Typical circuit functions (e.g. modules) in conventional electronic devices have a small internal capacitance that causes a per-function delay (e.g. latency) when increasing performance (e.g. increasing voltage). This per-function delay is relatively small when compared to a similar system delay the entire device experiences when changing voltage levels on a system-wide basis. The larger system delay is due to the greater overall capacitance of the system as compared to the smaller internal capacitance of the circuit functions. The per-function delay also depends on the current drive capability. Due to this per-function delay, it may be preferable to reduce the clock frequency prior to changing the voltage when shifting from a higher voltage to a lower voltage. Similarly, it may be preferable to change the voltage prior to increasing the clock frequency when shifting from a lower voltage to a higher voltage.
In further embodiments, the electronic device 31 of
As a non-limiting example, the circuit functions shown in
The embodiments of this invention may be implemented by computer software or by hardware circuitry, or by a combination of software and hardware circuitry. Further in this regard it should be noted that the various blocks of the logic flow diagram of
In general, the various embodiments may be implemented in hardware or special purpose circuits, software, logic or any combination thereof. For example, some aspects may be implemented in hardware, while other aspects may be implemented in firmware or software which may be executed by a controller, microprocessor or other computing device, although the invention is not limited thereto. While various aspects of the invention may be illustrated and described as block diagrams, flow charts, or using some other pictorial representation, it is well understood that these blocks, apparatus, systems, techniques or methods described herein may be implemented in, as non-limiting examples, hardware, software, firmware, special purpose circuits or logic, general purpose hardware or controller or other computing devices, or some combination thereof.
Embodiments of the invention may be practiced in various components such as integrated circuit modules. The design of integrated circuits is by and large a highly automated process. Complex and powerful software tools are available for converting a logic level design into a semiconductor circuit design ready to be etched and formed on a semiconductor substrate.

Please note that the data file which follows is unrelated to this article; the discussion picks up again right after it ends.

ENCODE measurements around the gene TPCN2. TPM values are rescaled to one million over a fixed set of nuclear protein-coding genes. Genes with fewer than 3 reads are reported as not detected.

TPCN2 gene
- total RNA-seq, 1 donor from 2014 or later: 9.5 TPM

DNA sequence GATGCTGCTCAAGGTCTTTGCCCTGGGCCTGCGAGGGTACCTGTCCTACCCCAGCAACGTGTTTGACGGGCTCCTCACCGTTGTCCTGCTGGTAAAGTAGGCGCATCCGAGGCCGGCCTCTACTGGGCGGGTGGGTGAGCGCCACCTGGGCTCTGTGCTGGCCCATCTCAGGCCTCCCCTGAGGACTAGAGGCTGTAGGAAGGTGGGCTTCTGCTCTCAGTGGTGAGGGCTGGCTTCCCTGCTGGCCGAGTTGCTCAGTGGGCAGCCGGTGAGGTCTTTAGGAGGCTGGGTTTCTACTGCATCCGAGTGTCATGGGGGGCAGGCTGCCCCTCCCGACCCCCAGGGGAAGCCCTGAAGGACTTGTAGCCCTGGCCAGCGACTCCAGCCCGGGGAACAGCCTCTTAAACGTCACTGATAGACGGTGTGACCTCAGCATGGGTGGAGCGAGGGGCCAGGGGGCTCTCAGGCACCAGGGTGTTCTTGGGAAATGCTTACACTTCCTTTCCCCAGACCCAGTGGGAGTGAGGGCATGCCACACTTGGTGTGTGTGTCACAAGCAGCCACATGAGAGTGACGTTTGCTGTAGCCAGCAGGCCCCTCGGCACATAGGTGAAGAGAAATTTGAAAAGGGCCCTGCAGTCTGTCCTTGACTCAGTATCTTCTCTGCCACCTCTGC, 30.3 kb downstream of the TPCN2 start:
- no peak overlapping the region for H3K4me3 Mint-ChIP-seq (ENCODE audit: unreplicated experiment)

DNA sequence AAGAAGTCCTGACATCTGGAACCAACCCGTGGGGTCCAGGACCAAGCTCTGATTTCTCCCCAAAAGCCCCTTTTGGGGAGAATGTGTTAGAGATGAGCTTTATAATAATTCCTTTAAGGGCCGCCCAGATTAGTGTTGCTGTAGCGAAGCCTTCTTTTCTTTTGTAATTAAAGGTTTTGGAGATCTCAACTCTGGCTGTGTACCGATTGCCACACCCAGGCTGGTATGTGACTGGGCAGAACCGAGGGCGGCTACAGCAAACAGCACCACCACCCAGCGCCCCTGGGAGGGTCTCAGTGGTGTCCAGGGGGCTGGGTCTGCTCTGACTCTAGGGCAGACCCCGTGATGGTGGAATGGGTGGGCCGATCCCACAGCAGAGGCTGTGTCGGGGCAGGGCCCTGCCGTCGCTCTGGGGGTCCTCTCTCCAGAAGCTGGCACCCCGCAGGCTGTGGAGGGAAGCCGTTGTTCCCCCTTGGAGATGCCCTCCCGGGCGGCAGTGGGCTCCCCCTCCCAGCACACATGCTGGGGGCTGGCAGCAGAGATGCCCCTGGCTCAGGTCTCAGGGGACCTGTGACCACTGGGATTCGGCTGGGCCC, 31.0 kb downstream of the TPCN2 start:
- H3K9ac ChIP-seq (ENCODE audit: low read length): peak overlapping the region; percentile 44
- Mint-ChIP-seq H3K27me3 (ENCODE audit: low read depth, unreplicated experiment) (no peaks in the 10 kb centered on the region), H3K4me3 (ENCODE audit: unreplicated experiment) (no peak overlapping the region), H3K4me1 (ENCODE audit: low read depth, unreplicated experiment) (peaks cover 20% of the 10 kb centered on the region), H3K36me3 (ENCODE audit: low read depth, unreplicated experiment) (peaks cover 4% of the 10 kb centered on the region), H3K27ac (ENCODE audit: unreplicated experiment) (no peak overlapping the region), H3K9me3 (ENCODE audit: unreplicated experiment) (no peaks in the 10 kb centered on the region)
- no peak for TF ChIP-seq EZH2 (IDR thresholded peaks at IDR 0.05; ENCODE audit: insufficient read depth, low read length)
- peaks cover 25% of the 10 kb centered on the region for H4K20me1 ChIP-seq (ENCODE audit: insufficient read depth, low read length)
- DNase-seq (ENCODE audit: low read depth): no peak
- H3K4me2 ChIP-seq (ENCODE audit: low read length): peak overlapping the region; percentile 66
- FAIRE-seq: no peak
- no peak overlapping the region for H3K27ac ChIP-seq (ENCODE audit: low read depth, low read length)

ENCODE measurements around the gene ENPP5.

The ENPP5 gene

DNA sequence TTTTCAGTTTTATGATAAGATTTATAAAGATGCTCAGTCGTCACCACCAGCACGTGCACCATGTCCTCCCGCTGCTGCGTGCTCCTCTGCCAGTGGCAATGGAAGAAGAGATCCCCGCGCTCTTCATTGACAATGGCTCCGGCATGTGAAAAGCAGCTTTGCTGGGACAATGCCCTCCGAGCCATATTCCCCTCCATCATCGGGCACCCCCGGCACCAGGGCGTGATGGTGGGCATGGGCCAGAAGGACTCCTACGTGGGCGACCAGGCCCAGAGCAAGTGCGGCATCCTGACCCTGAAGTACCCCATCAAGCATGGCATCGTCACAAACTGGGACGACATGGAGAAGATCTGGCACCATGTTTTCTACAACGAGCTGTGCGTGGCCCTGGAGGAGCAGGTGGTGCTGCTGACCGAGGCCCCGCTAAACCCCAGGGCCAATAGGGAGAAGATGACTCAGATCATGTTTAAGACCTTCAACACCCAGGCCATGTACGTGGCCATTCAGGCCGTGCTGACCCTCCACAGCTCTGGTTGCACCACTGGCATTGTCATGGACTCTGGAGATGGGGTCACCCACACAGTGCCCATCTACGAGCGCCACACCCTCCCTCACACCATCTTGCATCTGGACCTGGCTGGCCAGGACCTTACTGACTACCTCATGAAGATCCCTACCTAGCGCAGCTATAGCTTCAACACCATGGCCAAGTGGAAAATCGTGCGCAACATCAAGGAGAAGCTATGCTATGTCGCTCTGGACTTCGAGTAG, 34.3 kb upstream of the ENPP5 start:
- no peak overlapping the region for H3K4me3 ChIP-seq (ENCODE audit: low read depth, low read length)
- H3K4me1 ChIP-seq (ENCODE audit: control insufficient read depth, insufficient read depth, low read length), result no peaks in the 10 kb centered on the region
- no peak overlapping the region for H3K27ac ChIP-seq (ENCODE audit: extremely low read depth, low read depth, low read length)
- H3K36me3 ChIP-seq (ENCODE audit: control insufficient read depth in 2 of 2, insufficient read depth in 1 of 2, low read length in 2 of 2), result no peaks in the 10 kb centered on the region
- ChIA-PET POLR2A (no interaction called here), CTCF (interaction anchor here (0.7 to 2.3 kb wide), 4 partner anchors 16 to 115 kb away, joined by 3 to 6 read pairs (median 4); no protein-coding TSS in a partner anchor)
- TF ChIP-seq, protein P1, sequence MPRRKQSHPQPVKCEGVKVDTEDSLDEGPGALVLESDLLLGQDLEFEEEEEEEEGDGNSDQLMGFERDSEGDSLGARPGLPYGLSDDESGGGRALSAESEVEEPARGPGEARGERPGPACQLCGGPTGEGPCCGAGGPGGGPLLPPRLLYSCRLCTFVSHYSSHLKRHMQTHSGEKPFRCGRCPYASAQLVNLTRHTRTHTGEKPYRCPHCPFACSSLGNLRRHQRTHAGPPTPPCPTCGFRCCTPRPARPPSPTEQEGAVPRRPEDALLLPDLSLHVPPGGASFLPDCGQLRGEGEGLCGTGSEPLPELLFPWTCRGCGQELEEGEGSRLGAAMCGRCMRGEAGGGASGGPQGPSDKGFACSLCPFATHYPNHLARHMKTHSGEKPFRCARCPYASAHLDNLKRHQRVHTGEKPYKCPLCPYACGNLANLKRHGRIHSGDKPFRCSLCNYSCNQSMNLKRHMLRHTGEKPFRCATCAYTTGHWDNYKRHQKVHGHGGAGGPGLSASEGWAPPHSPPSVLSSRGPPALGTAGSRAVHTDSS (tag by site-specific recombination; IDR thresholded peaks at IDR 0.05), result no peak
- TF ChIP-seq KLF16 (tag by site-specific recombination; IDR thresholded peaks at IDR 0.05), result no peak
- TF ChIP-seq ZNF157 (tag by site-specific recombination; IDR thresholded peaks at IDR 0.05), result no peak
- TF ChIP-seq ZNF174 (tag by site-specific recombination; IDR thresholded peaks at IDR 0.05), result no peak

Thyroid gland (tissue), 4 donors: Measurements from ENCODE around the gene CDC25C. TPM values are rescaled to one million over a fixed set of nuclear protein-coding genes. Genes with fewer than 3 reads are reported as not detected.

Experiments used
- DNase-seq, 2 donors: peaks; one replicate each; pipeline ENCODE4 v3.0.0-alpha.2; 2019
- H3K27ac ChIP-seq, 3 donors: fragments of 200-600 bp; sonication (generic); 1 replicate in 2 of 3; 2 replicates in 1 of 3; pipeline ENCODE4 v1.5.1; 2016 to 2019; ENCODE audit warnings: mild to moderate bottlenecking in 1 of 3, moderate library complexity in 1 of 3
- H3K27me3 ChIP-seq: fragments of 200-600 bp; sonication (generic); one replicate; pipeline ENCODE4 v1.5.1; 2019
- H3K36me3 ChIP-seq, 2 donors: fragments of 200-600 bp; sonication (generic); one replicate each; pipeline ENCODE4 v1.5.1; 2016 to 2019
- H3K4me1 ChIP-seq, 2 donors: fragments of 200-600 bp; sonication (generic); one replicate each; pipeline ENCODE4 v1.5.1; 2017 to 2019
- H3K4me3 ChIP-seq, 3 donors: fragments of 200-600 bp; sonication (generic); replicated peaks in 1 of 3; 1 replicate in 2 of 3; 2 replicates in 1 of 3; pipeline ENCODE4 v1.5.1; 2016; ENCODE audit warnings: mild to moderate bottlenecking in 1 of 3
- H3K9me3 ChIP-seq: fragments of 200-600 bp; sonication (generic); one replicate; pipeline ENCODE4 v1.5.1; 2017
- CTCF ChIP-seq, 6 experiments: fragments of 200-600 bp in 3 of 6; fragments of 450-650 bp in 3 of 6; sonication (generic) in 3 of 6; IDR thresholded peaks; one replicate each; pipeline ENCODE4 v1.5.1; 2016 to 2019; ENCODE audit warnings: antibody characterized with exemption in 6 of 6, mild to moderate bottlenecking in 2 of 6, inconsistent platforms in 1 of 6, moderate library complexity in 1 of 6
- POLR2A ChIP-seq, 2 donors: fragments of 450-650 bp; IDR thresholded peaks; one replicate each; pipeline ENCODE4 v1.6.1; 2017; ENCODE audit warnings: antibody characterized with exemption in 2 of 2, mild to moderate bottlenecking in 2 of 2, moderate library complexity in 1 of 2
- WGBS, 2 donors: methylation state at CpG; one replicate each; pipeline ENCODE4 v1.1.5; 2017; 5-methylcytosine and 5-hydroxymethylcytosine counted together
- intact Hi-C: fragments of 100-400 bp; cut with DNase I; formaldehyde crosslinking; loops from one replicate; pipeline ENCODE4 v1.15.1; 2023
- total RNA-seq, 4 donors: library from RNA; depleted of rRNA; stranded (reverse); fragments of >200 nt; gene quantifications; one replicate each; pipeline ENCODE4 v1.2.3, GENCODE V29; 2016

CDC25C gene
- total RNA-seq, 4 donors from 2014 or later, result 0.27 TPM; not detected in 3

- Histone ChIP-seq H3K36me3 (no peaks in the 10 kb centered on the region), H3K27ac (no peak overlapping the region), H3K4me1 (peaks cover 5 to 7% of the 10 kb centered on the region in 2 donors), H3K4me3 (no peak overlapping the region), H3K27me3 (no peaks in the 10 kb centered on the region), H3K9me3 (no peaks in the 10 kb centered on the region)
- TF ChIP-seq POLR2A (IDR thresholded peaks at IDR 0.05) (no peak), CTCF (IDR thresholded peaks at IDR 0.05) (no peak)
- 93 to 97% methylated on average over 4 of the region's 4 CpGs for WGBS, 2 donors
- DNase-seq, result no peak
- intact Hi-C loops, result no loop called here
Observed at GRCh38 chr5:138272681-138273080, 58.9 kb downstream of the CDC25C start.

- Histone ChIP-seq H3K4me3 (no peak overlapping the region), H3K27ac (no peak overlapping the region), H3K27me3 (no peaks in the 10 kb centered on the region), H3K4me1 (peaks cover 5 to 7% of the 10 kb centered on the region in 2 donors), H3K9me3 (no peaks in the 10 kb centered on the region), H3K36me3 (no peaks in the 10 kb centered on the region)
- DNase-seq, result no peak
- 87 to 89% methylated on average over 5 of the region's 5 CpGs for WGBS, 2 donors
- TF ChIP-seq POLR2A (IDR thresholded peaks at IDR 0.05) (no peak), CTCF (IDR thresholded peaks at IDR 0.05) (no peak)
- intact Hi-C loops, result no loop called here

Programs, such as those provided by Synopsys, Inc. of Mountain View, Calif. and Cadence Design, of San Jose, Calif. automatically route conductors and locate components on a semiconductor chip using well established rules of design as well as libraries of pre-stored design modules. Once the design for a semiconductor circuit has been completed, the resultant design, in a standardized electronic format (e.g., Opus, GDSII, or the like) may be transmitted to a semiconductor fabrication facility or “fab” for fabrication.
The foregoing description has provided by way of exemplary and non-limiting examples a full and informative description of the best method and apparatus presently contemplated by the inventors for carrying out the invention. However, various modifications and adaptations may become apparent to those skilled in the relevant arts in view of the foregoing description, when read in conjunction with the accompanying drawings and the appended claims. However, all such and similar modifications of the teachings of this invention will still fall within the scope of this invention.
Furthermore, some of the features of the preferred embodiments of this invention could be used to advantage without the corresponding use of other features. As such, the foregoing description should be considered as merely illustrative of the principles of the invention, and not in limitation thereof.
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|U.S. Classification||713/320, 713/300|
|International Classification||G06F1/26, G06F1/00|
|Apr 28, 2006||AS||Assignment|
Owner name: NOKIA CORPORATION, FINLAND
Free format text: ASSIGNMENT OF ASSIGNORS INTEREST;ASSIGNOR:LIPPOJOKI, ISMO;REEL/FRAME:017825/0563
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Owner name: NOKIA CORPORATION,FINLAND
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|Aug 28, 2013||FPAY||Fee payment|
Year of fee payment: 4
|May 4, 2015||AS||Assignment|
Owner name: NOKIA TECHNOLOGIES OY, FINLAND
Free format text: ASSIGNMENT OF ASSIGNORS INTEREST;ASSIGNOR:NOKIA CORPORATION;REEL/FRAME:035570/0846
Effective date: 20150116